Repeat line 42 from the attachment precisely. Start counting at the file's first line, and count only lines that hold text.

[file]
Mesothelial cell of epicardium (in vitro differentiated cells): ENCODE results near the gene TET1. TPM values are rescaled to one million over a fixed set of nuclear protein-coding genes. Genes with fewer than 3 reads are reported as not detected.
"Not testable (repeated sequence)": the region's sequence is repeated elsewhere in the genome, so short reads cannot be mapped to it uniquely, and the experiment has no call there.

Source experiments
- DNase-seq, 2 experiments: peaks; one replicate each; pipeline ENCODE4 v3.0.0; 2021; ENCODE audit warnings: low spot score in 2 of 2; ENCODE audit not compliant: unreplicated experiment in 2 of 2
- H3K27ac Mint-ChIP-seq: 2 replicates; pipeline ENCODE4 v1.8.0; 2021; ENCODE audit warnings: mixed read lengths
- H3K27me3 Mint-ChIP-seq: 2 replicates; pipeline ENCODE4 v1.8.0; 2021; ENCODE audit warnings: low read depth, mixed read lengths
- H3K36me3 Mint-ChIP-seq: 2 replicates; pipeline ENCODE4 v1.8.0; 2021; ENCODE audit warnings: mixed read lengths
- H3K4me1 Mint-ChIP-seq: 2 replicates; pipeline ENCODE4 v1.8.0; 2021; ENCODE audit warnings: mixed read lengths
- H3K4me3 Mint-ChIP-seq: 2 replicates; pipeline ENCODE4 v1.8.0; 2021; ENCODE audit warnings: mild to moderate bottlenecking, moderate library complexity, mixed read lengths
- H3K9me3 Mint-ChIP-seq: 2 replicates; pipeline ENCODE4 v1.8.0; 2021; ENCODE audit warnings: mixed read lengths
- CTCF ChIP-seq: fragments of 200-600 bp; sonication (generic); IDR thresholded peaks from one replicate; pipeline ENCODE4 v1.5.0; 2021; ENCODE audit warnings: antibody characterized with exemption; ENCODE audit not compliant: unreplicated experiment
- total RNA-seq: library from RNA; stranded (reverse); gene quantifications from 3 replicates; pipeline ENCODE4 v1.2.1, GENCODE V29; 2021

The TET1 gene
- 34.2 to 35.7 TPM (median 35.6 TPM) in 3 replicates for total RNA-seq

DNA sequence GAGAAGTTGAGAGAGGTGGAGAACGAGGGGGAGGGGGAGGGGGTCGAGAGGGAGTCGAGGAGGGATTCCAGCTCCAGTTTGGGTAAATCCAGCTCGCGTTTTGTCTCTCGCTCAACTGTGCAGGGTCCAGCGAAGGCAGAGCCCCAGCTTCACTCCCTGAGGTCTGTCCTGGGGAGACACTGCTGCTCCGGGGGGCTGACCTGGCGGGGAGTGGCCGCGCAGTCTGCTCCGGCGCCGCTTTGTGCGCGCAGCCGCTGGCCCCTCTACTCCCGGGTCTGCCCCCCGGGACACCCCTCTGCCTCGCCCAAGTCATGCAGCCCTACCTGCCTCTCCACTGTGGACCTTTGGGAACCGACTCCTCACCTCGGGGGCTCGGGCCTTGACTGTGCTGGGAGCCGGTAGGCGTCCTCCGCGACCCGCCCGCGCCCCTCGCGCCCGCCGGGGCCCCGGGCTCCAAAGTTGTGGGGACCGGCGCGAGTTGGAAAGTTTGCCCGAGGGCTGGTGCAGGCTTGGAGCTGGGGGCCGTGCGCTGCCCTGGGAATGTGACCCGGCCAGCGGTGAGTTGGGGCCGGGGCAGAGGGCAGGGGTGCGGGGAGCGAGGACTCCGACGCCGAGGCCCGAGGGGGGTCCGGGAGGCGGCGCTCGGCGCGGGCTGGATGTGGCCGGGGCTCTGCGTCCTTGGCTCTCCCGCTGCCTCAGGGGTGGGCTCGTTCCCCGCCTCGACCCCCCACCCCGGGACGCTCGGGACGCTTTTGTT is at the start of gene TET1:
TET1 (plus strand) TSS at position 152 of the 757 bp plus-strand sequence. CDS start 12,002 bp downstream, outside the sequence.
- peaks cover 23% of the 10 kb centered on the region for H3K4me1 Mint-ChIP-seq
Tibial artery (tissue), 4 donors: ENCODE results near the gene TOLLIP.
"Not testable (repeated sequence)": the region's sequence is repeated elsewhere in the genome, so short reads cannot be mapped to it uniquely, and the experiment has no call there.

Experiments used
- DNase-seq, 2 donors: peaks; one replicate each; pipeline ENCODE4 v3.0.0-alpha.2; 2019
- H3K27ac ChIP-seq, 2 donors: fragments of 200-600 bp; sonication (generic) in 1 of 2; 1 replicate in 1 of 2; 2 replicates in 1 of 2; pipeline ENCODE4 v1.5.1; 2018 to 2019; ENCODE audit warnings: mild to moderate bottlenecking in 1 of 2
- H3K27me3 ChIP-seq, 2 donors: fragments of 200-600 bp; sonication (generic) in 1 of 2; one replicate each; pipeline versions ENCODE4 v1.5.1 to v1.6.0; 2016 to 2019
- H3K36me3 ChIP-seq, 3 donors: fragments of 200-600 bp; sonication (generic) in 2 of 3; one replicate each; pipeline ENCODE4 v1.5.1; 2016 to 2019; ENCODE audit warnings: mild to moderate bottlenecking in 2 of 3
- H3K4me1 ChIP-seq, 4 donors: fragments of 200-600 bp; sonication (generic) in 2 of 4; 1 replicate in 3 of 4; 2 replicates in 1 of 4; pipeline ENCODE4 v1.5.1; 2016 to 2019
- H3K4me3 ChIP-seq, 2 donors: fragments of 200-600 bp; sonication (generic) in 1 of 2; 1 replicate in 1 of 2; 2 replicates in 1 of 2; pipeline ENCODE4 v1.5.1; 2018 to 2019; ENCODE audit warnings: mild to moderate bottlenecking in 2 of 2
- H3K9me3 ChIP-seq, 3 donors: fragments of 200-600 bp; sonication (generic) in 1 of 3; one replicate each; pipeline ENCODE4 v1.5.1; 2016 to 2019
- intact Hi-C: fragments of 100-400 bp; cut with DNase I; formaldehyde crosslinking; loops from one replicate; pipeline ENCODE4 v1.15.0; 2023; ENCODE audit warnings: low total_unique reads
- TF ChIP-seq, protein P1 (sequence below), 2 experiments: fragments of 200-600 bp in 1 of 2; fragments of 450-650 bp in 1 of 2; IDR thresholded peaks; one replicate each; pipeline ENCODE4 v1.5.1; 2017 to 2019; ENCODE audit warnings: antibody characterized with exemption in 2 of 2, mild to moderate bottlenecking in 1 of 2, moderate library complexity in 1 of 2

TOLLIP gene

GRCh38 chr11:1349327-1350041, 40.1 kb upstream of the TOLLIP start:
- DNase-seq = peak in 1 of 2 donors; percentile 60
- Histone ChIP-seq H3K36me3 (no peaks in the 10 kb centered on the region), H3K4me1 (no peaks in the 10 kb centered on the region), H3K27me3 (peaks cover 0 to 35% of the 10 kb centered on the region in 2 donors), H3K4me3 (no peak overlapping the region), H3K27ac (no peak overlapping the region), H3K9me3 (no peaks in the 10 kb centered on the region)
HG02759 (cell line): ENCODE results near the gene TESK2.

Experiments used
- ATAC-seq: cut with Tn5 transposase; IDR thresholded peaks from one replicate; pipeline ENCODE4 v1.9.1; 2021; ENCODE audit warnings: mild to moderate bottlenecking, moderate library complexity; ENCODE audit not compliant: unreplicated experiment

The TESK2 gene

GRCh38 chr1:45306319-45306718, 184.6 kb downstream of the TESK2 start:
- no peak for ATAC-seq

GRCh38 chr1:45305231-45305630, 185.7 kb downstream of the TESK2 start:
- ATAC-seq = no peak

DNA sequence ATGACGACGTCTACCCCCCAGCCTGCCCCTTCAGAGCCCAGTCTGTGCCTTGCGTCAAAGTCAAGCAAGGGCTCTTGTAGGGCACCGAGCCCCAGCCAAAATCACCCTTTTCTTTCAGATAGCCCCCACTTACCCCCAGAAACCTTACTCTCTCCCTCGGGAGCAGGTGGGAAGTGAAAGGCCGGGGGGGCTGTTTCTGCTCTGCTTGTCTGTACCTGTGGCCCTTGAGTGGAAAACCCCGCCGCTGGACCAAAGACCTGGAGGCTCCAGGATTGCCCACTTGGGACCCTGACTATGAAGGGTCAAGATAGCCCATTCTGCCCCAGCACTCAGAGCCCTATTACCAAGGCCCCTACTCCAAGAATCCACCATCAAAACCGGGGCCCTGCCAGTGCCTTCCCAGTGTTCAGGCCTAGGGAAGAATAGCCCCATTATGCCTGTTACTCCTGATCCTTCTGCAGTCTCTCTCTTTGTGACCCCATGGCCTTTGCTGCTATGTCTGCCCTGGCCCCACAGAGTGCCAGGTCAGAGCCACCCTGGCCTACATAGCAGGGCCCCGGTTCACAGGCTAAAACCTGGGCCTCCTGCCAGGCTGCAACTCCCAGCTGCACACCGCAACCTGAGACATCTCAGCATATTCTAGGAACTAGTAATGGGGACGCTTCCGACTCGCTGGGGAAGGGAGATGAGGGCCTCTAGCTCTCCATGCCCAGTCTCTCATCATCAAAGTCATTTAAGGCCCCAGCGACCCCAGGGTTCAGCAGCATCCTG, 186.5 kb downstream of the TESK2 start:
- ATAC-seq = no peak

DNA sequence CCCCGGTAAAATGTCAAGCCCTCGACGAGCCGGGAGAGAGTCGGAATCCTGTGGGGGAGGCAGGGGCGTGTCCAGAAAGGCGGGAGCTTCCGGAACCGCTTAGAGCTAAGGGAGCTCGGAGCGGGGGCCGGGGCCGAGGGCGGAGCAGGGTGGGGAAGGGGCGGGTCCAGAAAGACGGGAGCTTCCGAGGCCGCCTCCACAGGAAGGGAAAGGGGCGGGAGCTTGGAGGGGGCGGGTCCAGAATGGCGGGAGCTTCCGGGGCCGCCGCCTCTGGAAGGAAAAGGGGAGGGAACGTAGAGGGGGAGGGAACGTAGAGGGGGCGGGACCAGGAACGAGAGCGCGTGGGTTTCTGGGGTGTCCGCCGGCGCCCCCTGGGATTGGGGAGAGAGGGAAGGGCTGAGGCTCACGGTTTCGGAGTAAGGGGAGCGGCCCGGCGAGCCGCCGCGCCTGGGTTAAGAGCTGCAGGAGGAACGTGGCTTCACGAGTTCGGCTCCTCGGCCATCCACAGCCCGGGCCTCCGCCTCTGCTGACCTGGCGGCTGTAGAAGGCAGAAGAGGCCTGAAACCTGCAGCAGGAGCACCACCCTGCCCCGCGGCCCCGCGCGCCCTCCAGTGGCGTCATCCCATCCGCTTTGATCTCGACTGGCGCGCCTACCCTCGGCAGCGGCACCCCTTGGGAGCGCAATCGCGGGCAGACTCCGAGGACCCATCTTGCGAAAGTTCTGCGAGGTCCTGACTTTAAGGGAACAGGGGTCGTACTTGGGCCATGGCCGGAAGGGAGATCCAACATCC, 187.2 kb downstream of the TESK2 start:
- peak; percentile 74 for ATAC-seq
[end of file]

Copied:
DNA sequence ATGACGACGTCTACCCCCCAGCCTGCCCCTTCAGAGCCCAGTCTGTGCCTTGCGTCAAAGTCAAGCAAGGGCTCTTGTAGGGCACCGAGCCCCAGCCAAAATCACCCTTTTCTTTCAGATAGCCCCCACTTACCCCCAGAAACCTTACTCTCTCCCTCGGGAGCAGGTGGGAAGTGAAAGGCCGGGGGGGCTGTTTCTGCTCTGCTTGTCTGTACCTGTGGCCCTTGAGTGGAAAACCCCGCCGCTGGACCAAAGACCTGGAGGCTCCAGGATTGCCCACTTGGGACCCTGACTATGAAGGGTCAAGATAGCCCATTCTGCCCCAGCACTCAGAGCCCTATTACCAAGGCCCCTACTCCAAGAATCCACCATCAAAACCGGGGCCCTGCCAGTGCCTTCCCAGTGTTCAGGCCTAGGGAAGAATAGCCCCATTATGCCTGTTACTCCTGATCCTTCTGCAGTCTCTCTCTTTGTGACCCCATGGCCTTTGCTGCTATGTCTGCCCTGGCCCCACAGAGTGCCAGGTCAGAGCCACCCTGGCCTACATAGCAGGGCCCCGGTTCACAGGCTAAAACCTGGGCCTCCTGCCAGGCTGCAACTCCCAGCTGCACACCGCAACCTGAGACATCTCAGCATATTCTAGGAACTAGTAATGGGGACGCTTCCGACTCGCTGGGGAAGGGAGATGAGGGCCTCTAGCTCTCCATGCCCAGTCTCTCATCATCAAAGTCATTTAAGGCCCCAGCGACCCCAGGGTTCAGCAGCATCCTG, 186.5 kb downstream of the TESK2 start: